The wayward son became a destructive teen, stoning windows and street lights and killing cats. He would skip school, tried to derail trains, and constantly worked to be the leader of the boys by performing more and more daring feats.
His parents continued to fret for his salvation and after years of scolding, prayers, and punishments, he seemed to get the picture. He decided he needed to change when the nuns refused to let him be an altar boy because of his bad reputation. In addition, when he witnessed his two older brothers graduate with academic awards, he determined to redirect his competitive energies to scholastic achievements.
Perhaps no one was more stunned than Walter’s parents when he announced that he wanted to become a priest. His father grunted and asked what sort of priest he could be since priests were holy and Walter was anything but that.
What Walter kept hidden was his nightly prayers — he said his prayers every night before bed. Ultimately his mother insisted he be allowed to go to the seminary. Walter went to Saints Cyril and Methodius Polish Seminary in Orchard Lake, Mich., in September 1921.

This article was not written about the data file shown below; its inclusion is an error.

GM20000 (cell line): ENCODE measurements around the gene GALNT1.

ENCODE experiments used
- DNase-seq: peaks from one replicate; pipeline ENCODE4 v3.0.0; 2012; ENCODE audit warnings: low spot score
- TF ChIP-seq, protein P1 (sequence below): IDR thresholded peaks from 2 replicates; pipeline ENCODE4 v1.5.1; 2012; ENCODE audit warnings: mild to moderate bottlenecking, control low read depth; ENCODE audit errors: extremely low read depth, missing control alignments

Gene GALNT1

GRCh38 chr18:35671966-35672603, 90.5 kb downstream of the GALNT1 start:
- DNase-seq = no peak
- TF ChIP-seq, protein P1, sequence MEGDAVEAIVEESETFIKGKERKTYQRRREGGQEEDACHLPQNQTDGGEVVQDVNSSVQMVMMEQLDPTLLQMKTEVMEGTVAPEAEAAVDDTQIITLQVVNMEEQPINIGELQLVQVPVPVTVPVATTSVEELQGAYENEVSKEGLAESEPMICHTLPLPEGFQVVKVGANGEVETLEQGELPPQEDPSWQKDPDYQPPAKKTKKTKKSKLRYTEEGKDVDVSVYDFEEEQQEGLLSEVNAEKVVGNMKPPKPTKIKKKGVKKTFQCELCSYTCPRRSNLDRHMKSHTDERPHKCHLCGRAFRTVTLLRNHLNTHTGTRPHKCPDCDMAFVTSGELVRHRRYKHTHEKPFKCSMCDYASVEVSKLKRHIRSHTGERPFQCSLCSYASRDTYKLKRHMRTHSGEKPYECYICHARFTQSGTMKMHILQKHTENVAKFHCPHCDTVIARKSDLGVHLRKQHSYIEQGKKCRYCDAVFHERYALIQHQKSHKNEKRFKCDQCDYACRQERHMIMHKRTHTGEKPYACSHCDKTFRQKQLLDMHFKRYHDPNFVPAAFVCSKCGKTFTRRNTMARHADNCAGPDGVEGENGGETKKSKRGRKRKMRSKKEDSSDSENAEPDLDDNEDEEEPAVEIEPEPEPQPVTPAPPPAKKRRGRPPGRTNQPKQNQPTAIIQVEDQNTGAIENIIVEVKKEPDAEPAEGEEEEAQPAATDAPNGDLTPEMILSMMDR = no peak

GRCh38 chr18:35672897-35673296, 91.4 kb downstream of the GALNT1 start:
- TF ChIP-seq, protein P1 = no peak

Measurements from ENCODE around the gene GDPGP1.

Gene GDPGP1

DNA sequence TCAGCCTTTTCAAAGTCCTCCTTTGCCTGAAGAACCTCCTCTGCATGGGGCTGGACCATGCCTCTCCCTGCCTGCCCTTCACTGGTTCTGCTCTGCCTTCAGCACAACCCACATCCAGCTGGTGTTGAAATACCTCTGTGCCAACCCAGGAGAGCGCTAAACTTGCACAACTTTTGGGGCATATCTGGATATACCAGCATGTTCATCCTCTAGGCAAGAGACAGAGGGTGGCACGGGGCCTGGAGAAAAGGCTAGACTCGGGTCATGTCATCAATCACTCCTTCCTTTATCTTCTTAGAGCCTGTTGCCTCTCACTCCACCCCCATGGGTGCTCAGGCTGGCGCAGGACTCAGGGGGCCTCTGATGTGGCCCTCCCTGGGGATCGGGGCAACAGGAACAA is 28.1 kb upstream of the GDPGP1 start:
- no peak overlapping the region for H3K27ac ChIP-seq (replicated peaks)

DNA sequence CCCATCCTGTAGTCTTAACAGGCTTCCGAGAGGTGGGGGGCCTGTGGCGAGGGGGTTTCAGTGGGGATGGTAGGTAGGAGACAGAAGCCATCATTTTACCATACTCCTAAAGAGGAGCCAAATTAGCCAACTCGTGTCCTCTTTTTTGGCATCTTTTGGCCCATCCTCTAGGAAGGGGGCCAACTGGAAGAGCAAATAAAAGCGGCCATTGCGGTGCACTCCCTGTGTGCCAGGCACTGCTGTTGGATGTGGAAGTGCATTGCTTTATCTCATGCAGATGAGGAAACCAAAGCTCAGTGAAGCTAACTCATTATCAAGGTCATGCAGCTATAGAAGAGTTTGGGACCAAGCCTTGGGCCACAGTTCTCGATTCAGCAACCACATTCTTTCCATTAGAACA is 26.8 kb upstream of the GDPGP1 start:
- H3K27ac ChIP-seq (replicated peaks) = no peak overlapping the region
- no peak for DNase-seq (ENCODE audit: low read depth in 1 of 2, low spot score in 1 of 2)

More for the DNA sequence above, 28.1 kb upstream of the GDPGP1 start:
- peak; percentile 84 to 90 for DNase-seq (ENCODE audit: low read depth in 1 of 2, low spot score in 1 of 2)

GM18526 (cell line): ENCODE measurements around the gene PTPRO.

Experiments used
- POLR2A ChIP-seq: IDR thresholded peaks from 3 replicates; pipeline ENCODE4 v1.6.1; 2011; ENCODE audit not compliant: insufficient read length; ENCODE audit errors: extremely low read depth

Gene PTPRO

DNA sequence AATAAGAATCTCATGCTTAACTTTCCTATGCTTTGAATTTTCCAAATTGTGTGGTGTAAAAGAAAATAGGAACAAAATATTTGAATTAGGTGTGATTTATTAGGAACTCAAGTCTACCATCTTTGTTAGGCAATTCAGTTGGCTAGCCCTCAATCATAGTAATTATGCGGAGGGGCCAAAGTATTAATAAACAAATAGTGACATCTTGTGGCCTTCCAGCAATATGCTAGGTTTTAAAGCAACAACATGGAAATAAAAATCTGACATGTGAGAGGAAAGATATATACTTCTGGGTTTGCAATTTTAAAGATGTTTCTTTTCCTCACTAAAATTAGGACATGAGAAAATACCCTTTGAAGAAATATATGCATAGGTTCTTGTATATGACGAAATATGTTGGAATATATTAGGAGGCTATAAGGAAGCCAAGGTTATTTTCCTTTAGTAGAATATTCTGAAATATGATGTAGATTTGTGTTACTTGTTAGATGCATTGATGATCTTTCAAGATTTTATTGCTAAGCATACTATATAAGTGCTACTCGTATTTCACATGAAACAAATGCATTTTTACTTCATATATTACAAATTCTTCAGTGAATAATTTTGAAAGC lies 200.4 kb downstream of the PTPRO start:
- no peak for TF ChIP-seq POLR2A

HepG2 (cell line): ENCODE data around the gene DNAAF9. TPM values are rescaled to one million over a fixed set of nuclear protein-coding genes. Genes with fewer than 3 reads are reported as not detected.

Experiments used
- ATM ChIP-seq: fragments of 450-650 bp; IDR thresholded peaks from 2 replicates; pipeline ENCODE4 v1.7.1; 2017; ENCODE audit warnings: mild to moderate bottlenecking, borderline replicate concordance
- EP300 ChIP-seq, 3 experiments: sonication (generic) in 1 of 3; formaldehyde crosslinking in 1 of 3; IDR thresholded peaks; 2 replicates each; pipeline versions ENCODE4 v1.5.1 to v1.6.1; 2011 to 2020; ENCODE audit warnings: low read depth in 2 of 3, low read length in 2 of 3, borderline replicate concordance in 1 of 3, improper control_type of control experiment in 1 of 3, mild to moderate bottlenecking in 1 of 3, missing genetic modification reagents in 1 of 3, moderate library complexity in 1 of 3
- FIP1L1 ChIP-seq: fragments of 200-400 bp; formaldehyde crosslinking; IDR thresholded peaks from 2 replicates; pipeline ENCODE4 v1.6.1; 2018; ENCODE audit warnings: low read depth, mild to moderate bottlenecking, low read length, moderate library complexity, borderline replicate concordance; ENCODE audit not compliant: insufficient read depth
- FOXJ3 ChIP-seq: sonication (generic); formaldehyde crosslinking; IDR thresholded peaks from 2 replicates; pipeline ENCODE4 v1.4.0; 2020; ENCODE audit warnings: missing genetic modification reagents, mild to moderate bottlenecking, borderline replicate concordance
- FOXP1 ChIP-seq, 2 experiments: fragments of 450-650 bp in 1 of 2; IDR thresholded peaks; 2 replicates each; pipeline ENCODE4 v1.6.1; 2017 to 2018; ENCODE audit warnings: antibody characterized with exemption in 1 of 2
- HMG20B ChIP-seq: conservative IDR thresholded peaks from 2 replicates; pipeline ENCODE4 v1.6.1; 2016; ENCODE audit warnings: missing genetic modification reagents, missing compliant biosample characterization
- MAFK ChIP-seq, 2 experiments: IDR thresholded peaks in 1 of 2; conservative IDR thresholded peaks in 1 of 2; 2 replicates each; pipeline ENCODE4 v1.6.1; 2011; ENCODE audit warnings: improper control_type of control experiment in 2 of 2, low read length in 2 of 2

At the seminary he developed a devotion to St. Stanislaus Kostka (1550-1568), another tough, stubborn Pole, who walked from Warsaw to Rome. Walter decided to test his own endurance by rising at 4:30 every morning to run five to eight miles around the lakes on the extensive property. In November, when the temperatures hovered around freezing, he would go swimming. He sought only to do that which was most difficult, including near starvation fasts — all this quietly seeking to be unnoticed.
During the summer of 1928 he attended parties, went dancing, and continued dating. Even so he still rose for 6 a.m. Mass every day to pray about the calling he felt to enter a religious order, rather than the secular priesthood.
He entered the Jesuit novitiate on September 7, 1928 at St. Andrew-on-the-Hudson, Poughkeepsie, N.Y. He continued his early morning exercises, much to the surprise of his superiors.
In 1929, in response to the Pope’s call, Walter volunteered for the ministry in Russia where the Soviets had closed the seminaries and arrested the bishops and priests. Thus, at the end of his second year of Jesuit studies, he went to Rome to study at the Russian college. He was ordained on June 24, 1937 and celebrated his first Mass.